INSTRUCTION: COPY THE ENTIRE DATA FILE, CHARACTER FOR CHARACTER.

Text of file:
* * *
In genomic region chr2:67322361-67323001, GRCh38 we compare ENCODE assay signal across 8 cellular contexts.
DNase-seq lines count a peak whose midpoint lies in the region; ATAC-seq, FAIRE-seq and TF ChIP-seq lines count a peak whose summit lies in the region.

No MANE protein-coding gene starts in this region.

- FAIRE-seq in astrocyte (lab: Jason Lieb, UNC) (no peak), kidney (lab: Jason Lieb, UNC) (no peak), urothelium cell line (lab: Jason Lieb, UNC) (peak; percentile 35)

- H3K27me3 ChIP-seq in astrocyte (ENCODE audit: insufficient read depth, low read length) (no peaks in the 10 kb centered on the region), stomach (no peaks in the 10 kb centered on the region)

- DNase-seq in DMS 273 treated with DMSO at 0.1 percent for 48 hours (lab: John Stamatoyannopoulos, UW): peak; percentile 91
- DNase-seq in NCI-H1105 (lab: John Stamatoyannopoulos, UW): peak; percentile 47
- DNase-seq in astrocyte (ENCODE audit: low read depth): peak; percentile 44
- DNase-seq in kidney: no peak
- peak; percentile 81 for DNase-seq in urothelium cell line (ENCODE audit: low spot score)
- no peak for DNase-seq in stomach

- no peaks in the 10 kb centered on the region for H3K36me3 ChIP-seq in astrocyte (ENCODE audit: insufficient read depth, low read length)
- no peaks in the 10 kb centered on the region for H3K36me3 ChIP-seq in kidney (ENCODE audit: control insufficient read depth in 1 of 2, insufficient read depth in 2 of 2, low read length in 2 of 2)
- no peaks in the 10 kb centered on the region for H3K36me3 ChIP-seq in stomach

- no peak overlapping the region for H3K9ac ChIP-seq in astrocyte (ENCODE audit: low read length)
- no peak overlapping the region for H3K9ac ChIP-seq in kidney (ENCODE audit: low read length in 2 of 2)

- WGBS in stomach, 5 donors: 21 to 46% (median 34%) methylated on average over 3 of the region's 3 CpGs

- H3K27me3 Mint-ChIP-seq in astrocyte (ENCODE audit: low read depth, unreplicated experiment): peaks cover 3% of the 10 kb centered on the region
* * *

In genomic region chr2:67322361-67323001, GRCh38 we compare ENCODE assay signal across 8 cellular contexts.
DNase-seq lines count a peak whose midpoint lies in the region; ATAC-seq, FAIRE-seq and TF ChIP-seq lines count a peak whose summit lies in the region.

No MANE protein-coding gene starts in this region.

- FAIRE-seq in astrocyte (lab: Jason Lieb, UNC) (no peak), kidney (lab: Jason Lieb, UNC) (no peak), urothelium cell line (lab: Jason Lieb, UNC) (peak; percentile 35)

- H3K27me3 ChIP-seq in astrocyte (ENCODE audit: insufficient read depth, low read length) (no peaks in the 10 kb centered on the region), stomach (no peaks in the 10 kb centered on the region)

- DNase-seq in DMS 273 treated with DMSO at 0.1 percent for 48 hours (lab: John Stamatoyannopoulos, UW): peak; percentile 91
- DNase-seq in NCI-H1105 (lab: John Stamatoyannopoulos, UW): peak; percentile 47
- DNase-seq in astrocyte (ENCODE audit: low read depth): peak; percentile 44
- DNase-seq in kidney: no peak
- peak; percentile 81 for DNase-seq in urothelium cell line (ENCODE audit: low spot score)
- no peak for DNase-seq in stomach

- no peaks in the 10 kb centered on the region for H3K36me3 ChIP-seq in astrocyte (ENCODE audit: insufficient read depth, low read length)
- no peaks in the 10 kb centered on the region for H3K36me3 ChIP-seq in kidney (ENCODE audit: control insufficient read depth in 1 of 2, insufficient read depth in 2 of 2, low read length in 2 of 2)
- no peaks in the 10 kb centered on the region for H3K36me3 ChIP-seq in stomach

- no peak overlapping the region for H3K9ac ChIP-seq in astrocyte (ENCODE audit: low read length)
- no peak overlapping the region for H3K9ac ChIP-seq in kidney (ENCODE audit: low read length in 2 of 2)

- WGBS in stomach, 5 donors: 21 to 46% (median 34%) methylated on average over 3 of the region's 3 CpGs

- H3K27me3 Mint-ChIP-seq in astrocyte (ENCODE audit: low read depth, unreplicated experiment): peaks cover 3% of the 10 kb centered on the region